• 70. Authors Peter Parycek Researcher Donau-Universität Krems Michael Sachs Researcher Donau-Universität Krems European Journal of ePractice · Nº 9 · March 2010 · ISSN: 1988-625X 70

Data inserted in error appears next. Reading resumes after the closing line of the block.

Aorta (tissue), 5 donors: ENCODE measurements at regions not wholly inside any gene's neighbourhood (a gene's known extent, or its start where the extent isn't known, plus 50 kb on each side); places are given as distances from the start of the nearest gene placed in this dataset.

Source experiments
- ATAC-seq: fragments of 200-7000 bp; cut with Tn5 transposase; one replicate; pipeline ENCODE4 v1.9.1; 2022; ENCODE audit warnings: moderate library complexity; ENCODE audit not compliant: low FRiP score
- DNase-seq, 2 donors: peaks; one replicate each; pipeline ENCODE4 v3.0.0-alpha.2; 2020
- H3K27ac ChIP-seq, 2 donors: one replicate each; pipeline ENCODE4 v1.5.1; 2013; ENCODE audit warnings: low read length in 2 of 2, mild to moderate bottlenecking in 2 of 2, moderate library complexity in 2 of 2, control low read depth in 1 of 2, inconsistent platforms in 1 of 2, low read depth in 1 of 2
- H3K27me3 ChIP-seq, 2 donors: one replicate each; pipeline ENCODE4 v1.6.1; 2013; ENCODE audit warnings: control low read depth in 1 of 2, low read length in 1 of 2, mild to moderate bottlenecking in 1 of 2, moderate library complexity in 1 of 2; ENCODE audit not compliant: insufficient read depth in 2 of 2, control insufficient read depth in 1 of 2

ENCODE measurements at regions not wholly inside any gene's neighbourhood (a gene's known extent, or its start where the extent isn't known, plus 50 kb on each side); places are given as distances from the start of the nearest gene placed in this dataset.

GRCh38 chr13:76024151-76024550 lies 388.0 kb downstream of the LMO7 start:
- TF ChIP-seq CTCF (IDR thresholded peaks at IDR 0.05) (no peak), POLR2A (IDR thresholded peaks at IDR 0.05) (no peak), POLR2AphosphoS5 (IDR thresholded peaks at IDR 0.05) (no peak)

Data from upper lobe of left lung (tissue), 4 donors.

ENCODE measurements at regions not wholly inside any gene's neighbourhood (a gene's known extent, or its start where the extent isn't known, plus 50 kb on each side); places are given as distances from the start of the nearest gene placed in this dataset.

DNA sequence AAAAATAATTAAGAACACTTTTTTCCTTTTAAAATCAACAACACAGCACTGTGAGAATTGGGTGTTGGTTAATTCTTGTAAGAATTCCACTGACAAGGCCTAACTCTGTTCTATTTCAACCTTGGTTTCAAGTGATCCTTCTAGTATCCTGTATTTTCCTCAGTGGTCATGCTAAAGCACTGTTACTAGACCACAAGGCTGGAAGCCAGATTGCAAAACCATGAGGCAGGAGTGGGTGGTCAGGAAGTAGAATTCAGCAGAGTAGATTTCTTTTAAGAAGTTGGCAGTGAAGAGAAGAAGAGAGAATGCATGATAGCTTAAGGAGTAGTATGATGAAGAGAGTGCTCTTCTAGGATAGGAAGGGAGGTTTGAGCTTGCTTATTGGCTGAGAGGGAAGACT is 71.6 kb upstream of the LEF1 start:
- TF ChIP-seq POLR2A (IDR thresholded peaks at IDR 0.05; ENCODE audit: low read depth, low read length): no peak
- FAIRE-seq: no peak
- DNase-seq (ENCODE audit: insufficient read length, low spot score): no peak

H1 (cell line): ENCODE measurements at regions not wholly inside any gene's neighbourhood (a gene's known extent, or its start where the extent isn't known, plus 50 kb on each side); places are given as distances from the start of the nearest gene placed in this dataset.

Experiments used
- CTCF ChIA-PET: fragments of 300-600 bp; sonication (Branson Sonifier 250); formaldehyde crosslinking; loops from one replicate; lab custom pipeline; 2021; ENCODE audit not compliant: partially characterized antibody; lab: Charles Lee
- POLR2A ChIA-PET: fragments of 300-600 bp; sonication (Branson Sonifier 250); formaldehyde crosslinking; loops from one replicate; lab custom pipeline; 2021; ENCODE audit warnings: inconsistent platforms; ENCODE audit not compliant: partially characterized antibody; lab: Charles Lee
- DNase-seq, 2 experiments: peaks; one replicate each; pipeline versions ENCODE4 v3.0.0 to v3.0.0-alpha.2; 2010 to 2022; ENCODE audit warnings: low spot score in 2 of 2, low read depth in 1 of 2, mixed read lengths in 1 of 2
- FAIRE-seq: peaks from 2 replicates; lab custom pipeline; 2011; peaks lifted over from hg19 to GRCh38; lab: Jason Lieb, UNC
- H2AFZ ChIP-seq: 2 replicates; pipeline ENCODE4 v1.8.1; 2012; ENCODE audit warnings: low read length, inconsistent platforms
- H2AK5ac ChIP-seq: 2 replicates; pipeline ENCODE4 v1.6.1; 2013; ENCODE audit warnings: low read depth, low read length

• 71. Asian Government Usage of Web 2.0 Social Media The rise of Web 2.0 social sites, such as Facebook, Twitter and Joanne Kuzma YouTube has brought significant changes and opportunities for Senior lecturer both online consumers and governments. These tools have University of changed the ways Internet users communicate with each Worcester other and their governments, and allow for greater social participation. The number of worldwide users is growing significantly and their expectations for more services are rising. Keywords However, this has not translated into Asian governments totally Web 2.0, eGovernment, Social encompassing the implementation functions and services using media, Facebook, Twitter, these tools. This research investigates the level of government YouTube participation of 50 Asian governments of three social media sites. The results show that a minority of Asian governments Only 30 percent of Asian (approximately 30 percent) are using Web 2.0 tools for governments take full use communication and information dissemination. The study of Web 2.0 social media found that if social sites were utilised, most governments used technology to communicate them for a) information dissemination on official government and disseminate information channels, b) education and c) tourism. The implications are to constituents, leading to missed opportunities to better that governments are missing opportunities to better server serve their constituents their citizens and reach the growing number of Internet users. Instead of avoiding these new technologies, governments should develop an overall strategic plan for all agency levels to participate in social networks, and develop a coordinated effort to develop and implement the tools. European Journal of ePractice · Nº 9 · March 2010 · ISSN: 1988-625X 71